Following on from my last post regarding Kelvin MacKenzie, I've been in touch with Liverpool fan Gerry Ormonde, who runs the witty & informative unofficial LFC website, ( ).
Gerry's post about MacKenzie on the day the news broke pretty much reflected my own thoughts. An online campaign to besmirch MacKenzie's name (not so unreasonable when you consider his collective libel which he is happy to repeat) is very much on the agenda. It's amazing what dirt can be dug up on someone these days, thanks to Google. Gerry's thinking about it; I'm in the process of trying to unearth something. Make no mistake, this won't go away, that bastard will be made to pay for his actions.

My new(ish) PC is like a new toy at the moment. The novelty of listening to live feeds from U.S. radio stations, particularly NPR, has been almost addictive. The wonders of YouTube, too, have been a revelation. Thanks to the site, I've unearthed this semi-forgotten gem in the last week of Liverpool's finest recording "Hey Bulldog": .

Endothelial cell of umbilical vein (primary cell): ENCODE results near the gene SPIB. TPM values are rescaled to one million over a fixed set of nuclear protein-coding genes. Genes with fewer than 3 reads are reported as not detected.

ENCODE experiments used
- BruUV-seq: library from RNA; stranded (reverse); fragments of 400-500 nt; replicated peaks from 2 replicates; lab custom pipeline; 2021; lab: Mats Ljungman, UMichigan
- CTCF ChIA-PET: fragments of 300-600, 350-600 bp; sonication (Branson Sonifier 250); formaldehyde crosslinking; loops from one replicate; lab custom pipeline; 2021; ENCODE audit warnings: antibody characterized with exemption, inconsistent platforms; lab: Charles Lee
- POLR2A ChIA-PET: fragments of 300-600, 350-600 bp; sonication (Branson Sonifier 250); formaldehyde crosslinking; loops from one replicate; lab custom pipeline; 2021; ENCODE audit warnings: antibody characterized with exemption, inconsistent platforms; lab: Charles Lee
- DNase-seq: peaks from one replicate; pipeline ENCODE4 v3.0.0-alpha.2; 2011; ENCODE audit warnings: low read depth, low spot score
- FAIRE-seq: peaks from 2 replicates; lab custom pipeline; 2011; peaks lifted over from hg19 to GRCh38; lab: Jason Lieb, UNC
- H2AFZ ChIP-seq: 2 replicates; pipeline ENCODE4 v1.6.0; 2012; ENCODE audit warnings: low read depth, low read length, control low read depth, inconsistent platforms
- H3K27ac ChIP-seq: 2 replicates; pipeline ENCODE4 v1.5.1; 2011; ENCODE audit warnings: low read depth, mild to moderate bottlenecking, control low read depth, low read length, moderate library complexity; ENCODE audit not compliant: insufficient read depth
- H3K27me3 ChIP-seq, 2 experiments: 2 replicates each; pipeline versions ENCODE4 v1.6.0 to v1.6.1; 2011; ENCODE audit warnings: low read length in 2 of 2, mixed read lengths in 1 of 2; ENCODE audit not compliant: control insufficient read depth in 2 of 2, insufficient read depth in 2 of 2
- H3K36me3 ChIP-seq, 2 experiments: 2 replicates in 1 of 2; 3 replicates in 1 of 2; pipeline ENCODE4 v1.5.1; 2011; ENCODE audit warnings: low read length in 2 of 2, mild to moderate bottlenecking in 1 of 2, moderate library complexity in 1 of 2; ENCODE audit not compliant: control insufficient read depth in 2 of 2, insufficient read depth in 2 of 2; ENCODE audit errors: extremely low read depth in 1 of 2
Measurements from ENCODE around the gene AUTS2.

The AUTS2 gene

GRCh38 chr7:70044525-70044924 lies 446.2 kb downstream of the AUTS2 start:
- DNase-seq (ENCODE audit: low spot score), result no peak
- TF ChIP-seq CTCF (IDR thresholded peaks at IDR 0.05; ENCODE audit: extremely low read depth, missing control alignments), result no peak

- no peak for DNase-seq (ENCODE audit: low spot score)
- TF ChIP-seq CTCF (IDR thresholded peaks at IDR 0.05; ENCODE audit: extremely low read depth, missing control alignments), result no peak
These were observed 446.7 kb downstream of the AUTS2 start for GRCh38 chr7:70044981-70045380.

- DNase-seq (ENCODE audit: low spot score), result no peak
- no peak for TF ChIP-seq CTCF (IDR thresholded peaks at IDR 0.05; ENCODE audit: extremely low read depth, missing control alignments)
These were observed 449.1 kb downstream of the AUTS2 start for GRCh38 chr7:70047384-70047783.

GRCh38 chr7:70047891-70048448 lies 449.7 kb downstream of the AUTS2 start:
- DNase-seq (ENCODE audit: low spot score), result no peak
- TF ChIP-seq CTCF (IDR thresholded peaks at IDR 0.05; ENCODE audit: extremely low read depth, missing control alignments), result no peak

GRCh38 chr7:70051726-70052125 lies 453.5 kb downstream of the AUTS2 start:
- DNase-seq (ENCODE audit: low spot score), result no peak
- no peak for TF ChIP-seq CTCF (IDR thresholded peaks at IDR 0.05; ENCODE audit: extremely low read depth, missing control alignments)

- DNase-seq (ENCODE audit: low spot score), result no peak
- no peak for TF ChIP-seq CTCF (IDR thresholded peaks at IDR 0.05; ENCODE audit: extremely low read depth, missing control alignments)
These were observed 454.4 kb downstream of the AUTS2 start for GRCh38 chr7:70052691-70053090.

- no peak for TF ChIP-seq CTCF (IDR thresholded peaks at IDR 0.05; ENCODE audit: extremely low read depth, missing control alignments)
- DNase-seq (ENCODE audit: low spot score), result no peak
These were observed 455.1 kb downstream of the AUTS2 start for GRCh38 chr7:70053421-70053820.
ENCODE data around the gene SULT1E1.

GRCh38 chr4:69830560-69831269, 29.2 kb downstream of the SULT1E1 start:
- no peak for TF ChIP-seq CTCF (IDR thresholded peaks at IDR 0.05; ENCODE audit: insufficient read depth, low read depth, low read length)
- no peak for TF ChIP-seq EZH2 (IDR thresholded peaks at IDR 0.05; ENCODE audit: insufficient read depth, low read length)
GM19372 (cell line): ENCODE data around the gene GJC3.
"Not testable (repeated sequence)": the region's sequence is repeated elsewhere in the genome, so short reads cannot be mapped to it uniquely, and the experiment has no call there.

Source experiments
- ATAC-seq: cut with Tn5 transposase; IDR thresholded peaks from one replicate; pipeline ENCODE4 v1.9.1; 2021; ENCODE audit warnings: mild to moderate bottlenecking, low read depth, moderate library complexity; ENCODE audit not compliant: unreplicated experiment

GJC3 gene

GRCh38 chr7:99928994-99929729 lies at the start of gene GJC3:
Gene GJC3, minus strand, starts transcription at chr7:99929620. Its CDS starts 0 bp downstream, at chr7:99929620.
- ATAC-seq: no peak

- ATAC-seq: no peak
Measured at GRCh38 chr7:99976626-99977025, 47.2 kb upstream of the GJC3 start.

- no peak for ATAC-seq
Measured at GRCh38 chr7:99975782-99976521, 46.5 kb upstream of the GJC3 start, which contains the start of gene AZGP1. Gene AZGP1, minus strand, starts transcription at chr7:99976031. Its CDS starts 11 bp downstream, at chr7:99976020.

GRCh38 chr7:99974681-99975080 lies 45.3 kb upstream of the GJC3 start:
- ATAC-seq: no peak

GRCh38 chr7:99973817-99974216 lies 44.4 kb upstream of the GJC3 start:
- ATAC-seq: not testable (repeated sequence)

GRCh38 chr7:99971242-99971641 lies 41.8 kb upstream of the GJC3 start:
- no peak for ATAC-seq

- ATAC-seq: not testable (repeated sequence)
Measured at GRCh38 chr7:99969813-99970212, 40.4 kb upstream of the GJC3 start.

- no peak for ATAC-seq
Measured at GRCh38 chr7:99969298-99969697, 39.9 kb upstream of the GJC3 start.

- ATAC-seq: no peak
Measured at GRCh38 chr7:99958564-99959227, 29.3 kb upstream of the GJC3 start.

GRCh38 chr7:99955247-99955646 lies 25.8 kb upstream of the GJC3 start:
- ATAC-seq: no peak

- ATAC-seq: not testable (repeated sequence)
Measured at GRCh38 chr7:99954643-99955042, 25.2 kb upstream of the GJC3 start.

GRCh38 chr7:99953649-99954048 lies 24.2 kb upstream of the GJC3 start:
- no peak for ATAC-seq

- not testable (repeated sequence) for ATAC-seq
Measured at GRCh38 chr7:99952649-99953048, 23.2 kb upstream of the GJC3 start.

Meanwhile, Glasgow's version of Derek Hatton, Tommy Sheridan, has followed the Degsy road towards talk radio (,,1969188,00.html ).
Radio phone- ins are the cheapest & basest forms of the medium, so it seems like a good career move.

Saturday, December 02, 2006

The Truth? This Creature Will Be Hunted Down.

It's either rank stupidity or such malign intent as to warrant legal action which has prompted Kelvin MacKenzie's vomit inducing defence of his infamous "The Truth" headline in the Sun after Hillsborough (,,1961876,00.html?gusrc=ticker-103704 ).
Moreover, it speaks volumes about the craven, contemptuous and servile culture of the specimens who work for Rupert Murdoch that MacKenzie's apparent recantation on BBC Radio 4 was at the behest of that venal proprietor. Not surprisingly, MacKenzie has gone to ground, the classic sign of a cowardly scumbag who's been rumbled. However, those of us who were there that dreadful day will bide our time; as soon as this arrogant imbecile emerges from the stone which has offered him temporary refuge, we'll be ready to unleash an online & offline barrage. The local football blogs are primed, particularly the unofficial Liverpool FC blogs (more of this anon).